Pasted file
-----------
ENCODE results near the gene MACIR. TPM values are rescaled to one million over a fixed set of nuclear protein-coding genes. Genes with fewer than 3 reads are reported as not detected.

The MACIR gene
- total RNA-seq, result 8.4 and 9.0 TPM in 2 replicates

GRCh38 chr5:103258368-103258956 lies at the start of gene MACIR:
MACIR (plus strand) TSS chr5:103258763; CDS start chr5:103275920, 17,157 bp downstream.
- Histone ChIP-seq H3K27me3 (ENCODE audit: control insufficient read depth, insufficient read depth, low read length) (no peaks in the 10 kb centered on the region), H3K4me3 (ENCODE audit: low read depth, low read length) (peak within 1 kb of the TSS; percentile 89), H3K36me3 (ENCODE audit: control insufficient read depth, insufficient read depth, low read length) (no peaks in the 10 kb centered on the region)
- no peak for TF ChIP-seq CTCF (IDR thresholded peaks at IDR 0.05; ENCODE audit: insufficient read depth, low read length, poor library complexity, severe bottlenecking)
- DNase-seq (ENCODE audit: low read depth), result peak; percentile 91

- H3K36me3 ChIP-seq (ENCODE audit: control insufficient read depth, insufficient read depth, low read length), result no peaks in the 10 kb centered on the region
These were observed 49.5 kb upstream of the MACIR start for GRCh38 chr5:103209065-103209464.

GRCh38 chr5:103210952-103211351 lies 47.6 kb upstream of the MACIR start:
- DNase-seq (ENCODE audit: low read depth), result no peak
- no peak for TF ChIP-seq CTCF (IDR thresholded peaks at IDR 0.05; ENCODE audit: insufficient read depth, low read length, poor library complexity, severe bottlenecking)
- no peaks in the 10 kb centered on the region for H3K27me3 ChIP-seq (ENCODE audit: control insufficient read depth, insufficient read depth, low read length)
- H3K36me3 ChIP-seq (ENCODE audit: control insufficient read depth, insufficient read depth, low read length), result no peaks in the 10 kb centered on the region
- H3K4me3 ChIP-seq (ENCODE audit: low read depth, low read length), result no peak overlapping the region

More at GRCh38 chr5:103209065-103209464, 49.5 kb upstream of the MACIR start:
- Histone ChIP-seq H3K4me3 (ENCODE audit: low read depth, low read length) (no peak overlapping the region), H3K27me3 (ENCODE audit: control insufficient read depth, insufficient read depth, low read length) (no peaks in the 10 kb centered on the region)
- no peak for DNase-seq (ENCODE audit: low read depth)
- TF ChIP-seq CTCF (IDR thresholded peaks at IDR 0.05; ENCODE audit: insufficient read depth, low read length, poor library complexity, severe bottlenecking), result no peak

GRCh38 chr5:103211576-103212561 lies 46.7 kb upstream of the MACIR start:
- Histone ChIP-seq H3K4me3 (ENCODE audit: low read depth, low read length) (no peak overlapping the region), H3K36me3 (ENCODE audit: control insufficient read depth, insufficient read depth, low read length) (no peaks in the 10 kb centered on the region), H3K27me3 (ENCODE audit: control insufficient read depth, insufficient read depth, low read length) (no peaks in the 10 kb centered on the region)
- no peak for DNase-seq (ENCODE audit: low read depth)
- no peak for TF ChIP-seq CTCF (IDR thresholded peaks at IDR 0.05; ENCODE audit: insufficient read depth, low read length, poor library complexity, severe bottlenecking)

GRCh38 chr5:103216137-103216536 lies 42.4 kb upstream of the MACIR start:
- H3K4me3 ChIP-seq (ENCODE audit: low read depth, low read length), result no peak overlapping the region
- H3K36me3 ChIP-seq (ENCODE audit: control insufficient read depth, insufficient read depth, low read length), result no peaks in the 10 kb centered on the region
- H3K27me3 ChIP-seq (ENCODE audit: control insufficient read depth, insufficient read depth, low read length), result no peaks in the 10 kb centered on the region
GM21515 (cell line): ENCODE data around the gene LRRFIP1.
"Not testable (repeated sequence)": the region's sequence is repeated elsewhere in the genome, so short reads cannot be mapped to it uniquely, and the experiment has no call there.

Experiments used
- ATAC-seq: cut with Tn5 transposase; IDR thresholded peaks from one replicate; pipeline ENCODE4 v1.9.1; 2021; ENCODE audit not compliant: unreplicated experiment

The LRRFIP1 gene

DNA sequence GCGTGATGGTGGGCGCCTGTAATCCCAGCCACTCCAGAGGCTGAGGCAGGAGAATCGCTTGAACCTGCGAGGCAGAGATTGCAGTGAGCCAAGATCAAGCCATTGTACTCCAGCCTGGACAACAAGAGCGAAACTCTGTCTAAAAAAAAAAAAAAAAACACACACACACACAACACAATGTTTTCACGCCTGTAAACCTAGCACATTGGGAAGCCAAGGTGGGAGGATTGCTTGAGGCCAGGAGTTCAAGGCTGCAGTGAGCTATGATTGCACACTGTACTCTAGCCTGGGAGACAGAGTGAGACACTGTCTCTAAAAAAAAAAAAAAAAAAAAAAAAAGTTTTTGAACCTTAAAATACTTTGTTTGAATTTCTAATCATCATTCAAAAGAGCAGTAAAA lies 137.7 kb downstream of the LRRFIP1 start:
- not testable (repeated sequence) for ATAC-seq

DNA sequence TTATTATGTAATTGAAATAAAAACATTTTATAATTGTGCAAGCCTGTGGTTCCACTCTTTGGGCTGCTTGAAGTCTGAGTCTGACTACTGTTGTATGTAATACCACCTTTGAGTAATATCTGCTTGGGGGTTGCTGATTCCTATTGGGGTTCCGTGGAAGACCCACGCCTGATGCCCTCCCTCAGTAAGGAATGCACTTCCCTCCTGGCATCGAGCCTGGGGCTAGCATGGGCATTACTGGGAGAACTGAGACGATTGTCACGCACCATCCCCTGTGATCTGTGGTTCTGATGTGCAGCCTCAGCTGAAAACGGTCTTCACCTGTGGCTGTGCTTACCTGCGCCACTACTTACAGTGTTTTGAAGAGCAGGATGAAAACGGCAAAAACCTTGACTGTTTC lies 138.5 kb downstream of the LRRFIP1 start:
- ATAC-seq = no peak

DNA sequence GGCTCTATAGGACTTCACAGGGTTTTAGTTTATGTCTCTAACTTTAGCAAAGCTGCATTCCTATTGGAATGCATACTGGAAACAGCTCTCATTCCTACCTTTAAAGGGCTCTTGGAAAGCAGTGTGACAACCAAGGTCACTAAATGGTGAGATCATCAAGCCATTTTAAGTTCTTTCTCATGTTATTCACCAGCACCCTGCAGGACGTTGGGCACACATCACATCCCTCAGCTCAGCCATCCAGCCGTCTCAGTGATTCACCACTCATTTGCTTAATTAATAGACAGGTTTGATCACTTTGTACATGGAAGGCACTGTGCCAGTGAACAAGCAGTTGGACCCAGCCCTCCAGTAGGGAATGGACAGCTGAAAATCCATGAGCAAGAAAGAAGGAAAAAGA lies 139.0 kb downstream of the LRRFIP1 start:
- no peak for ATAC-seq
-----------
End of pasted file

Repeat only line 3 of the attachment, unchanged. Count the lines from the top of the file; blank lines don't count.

- total RNA-seq, result 8.4 and 9.0 TPM in 2 replicates